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Omnibus Theatre, Clapham. Marie McCarthy: ‘Our work is to offer alternative views, offer inspiration, empower people to change and facilitate that change.’

In some ways, Omnibus Theatre is just what you’d want from a converted Victorian Library on Clapham Common.

Other aspects of this 90 seat theatre you’d definitely want to see a show in are more surprising, and the property’s proximity to one of London’s busiest tube stations, just 2 minutes away from an extraordinary amount of hustle, bustle and footfall, seems somewhat at odds with this rather modest arts organisation (that receives no public funding).

This is a remarkable community arts organisation that aims to inspire audiences of all ages to learn new skills and discover their own creativity.

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Marie McCarthy outside Omnibus Theatre, Clapham.

Omnibus’ Artistic Director, Marie McCarthy, is giving me a tour of the building and telling me all about the vision. “Being a fan of architecture, I was very interested by the fact that it’s previous use was as a library and essentially a found space,” she says.

“Throughout the last four years, I have been discovering how flexible the space is. Performances occur in stairwells, dressing rooms, back corridors, the bar as well as the theatre. The artistic programme is inspired by the legacy of the library so the work we make includes Classics reimagined for a contemporary audience, adaptations, spoken word, storytelling across multiple platforms.”

Access and inclusion are the key both to her work and her ethos, which marks her out as a conscientious artistic director. “There are three festivals a year: Perception Festival in the Autumn for unheard voices, LGBTQ+ in February and then in May, we have a festival of story-makers. We have 8 associate artists and from a variety of disciplines including a poet, writers, directors and cross art form theatre makers.”

The Perception Festival kicks off in October and contains a dynamic programme of 14 events including a festival launch night. Highlights include Scandal and Gallows new staging of Nickolai Gogols The Overcoat, I Walk in Your Words, headphone verbatim theatre by Kristine Landon-Smith And A Cracked Plaster Spy, a new play by Futures Theatre. “We have been developing the Perception Festival for the last three years exploring how we view the world and how the world views us,” she explains.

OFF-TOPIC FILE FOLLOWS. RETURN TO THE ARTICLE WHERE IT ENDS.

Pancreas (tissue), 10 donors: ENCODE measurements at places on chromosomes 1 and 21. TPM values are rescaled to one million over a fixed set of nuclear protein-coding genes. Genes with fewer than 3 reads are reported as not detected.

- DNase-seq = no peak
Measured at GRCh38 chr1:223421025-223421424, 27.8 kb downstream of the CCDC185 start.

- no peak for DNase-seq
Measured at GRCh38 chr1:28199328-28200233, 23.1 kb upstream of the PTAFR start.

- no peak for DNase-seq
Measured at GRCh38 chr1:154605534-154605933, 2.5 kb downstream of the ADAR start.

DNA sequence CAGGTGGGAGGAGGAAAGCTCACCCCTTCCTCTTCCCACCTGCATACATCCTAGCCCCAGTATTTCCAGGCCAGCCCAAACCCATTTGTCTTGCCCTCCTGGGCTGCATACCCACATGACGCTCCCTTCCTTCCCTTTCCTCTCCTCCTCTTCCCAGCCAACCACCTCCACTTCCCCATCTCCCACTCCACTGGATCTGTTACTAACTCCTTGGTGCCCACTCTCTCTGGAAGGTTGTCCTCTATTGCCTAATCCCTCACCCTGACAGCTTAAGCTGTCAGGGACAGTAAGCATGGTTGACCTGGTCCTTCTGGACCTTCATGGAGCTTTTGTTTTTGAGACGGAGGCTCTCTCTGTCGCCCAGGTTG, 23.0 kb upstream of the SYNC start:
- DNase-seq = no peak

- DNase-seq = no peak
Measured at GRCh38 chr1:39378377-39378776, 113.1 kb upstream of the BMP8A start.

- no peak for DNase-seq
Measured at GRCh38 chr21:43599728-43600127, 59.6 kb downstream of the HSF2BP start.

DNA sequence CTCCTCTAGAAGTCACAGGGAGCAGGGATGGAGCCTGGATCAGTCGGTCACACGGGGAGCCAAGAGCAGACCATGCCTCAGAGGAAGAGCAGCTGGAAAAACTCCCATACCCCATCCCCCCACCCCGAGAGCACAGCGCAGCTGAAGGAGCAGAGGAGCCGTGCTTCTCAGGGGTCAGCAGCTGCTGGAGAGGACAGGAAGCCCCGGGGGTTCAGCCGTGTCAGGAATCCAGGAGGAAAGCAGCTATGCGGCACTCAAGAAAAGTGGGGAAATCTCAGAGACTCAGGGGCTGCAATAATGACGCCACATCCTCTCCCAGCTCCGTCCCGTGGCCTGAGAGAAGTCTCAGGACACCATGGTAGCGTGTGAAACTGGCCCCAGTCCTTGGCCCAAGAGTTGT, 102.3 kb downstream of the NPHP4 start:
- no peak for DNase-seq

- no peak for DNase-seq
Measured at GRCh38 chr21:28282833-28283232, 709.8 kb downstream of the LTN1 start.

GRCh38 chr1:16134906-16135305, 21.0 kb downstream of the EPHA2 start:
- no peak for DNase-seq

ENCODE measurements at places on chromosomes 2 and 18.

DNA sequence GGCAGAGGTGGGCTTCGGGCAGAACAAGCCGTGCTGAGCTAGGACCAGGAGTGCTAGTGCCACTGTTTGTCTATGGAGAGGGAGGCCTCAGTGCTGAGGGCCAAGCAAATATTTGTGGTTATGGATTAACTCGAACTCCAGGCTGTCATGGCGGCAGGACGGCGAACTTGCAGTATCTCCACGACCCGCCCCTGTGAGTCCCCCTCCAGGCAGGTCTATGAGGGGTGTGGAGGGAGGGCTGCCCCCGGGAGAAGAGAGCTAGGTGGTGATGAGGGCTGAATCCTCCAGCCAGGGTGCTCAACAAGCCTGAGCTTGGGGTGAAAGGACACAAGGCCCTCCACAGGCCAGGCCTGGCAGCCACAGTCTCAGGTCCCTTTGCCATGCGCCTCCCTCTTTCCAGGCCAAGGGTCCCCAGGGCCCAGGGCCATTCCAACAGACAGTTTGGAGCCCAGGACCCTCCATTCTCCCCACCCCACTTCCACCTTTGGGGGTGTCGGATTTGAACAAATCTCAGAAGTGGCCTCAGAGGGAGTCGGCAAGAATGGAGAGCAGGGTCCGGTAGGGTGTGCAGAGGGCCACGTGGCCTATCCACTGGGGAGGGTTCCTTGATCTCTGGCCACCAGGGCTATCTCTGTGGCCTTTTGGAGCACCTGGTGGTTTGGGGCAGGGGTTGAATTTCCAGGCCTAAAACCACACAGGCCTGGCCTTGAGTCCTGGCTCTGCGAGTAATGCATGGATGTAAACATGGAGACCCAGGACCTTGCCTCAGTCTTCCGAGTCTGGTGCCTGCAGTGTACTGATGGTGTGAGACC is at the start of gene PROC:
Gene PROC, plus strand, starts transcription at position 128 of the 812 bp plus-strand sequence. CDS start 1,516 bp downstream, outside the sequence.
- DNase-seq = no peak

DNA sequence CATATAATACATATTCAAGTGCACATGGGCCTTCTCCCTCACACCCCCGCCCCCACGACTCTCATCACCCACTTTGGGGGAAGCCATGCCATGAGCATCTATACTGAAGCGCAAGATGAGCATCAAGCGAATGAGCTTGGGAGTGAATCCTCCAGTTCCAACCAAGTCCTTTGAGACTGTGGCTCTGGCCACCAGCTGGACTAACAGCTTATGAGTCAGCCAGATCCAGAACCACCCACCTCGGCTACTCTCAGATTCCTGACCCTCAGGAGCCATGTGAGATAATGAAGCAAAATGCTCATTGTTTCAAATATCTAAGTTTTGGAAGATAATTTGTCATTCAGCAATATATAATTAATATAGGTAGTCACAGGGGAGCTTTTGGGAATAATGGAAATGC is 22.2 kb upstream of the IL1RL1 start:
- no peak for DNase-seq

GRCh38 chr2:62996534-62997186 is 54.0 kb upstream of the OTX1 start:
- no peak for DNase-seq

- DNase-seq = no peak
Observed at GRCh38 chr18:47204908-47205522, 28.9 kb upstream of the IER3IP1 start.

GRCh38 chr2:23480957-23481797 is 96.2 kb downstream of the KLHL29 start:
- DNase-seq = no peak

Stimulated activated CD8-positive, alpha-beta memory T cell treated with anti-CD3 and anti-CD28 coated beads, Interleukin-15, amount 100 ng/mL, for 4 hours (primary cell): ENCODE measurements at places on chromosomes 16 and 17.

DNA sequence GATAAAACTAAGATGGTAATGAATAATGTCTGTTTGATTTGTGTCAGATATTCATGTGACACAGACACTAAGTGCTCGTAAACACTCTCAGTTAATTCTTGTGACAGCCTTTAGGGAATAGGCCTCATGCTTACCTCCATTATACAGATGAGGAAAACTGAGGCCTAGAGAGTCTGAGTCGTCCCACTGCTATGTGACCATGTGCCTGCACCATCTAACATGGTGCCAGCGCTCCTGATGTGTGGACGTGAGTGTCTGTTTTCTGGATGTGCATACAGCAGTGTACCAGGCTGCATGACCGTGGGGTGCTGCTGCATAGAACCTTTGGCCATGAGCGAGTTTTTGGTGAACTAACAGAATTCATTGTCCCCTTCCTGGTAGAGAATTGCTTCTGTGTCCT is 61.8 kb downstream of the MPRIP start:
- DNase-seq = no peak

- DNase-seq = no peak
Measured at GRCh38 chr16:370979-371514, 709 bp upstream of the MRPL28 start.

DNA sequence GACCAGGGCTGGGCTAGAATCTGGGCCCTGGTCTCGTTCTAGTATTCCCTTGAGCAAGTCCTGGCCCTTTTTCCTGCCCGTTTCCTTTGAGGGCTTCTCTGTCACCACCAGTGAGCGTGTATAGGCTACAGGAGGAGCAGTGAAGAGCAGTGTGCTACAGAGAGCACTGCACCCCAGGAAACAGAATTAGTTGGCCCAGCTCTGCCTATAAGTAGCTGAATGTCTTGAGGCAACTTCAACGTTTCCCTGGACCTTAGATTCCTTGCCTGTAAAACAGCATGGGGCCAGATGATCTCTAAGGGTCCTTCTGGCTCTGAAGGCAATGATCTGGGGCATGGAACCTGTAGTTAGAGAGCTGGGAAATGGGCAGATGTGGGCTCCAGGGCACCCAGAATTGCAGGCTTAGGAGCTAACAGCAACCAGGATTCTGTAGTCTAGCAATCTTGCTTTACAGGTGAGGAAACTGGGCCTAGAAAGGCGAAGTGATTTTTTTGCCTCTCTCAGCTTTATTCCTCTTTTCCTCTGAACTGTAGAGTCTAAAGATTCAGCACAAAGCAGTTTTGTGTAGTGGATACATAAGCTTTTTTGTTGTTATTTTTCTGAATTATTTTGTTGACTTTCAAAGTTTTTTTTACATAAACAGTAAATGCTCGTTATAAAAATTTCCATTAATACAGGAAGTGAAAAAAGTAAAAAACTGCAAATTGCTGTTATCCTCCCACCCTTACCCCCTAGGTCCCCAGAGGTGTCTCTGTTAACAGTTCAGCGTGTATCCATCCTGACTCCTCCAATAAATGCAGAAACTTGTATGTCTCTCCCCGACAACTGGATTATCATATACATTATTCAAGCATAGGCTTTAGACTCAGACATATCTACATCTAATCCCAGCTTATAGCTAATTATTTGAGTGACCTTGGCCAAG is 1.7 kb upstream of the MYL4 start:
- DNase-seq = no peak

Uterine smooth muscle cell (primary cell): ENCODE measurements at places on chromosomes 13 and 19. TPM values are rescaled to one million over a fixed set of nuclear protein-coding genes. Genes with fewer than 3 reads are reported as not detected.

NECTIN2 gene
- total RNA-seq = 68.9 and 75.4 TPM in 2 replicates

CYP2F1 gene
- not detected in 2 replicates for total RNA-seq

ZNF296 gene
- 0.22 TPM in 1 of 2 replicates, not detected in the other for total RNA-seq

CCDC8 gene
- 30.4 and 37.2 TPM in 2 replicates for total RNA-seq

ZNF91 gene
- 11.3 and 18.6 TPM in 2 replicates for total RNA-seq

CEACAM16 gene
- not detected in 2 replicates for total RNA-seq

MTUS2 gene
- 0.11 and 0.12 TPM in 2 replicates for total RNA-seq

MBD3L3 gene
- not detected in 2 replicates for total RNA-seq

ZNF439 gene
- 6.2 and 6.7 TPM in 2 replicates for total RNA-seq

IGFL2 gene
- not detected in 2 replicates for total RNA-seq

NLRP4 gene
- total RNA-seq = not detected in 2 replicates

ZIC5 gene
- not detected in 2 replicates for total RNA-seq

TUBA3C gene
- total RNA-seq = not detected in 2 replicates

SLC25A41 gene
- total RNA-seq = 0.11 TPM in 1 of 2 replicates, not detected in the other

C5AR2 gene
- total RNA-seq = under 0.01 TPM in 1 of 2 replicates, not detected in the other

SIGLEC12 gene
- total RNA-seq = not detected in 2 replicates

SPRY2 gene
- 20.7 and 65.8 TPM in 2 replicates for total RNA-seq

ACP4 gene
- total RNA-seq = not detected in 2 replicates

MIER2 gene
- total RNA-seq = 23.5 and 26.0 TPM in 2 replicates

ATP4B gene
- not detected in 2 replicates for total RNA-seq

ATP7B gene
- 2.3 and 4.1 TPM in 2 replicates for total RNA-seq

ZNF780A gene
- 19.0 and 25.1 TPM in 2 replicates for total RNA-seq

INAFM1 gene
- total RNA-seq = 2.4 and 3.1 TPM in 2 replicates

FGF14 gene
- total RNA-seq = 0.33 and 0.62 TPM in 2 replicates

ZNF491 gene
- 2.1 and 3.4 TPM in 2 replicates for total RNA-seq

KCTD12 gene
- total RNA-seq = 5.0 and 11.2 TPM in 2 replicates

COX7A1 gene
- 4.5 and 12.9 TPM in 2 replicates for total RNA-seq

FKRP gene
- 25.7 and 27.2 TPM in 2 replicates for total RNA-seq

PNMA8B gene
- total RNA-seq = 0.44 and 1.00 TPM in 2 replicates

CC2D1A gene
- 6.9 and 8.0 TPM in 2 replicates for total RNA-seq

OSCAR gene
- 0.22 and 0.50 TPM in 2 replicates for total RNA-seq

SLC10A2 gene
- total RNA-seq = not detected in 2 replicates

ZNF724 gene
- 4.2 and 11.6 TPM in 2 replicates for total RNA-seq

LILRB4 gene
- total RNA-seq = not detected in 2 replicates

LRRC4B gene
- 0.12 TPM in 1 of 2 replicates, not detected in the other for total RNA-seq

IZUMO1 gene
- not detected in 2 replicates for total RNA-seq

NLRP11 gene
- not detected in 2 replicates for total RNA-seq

“This year is the biggest and most well-defined festival that we have done to date. We’re looking at difference, moving from one tribe to another – It’s about looking at the journey from the place of feeling different and not accepted and what that journey entails.”

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Part of the job of being a really good AD is to know that you have brought what you can to an organisation and knowing when to step aside. On the topic of moving on, what will the organisation look like after 7 years, I ask. “Physically the building would look different. In the four years that I have been in post – I understand how the building works but also how it could be working more effectively by moving the café /bar to the front of the building and developing a second performance space,” she says.

“I would hope that after 7 years we are in a position to make more work and that relationships with regional companies are more developed, that core funding is in place. We receive project funding but no core funding as yet and I want to support more creative learning and participatory work. I believe Artistic Directors are guardians of buildings and I think it is important to have a sense of when it’s time to hand over. If those ideas aren’t fresh and the hunger to make a difference isn’t there then it’s time to move on.”

Another significant achievement, says McCarthy, was winning the Royal Court Theatre Support Award, which offers a year of the venue’s expertise. “We were delighted to have won the Peter Brook Empty Space award last November and our relationship with The Royal Court has been instrumental in helping us to raise our profile and communicate our identity more effectively.”

How does she balance the books with risk taking? “My reference point is the building. What work fits, how can we push a boundary, find a new slant. What do our audiences want? How can I listen more effectively, watch more acutely,” she says.

We are 6 years into a Tory arts policy and talking during the week that the barmy narrative of British politics seems to be taken straight from a Carry On film. What are her thoughts on May’s Britain, I ask. “We had a young person participating in a workshop playing the game Fruit Salad – he said “If you are disappointed with your life – jump in the centre.” He was 8 years old. This is a real problem, it is about a lack of hope.”

“It feels to me that our work is to offer alternative views, offer inspiration, empower people to change and facilitate that change,” she says.

PERCEPTION FESTIVAL 2017 – A festival about going against the tide runs Wed 4- 28 Oct

Box Office: Tel: 020 7498 4699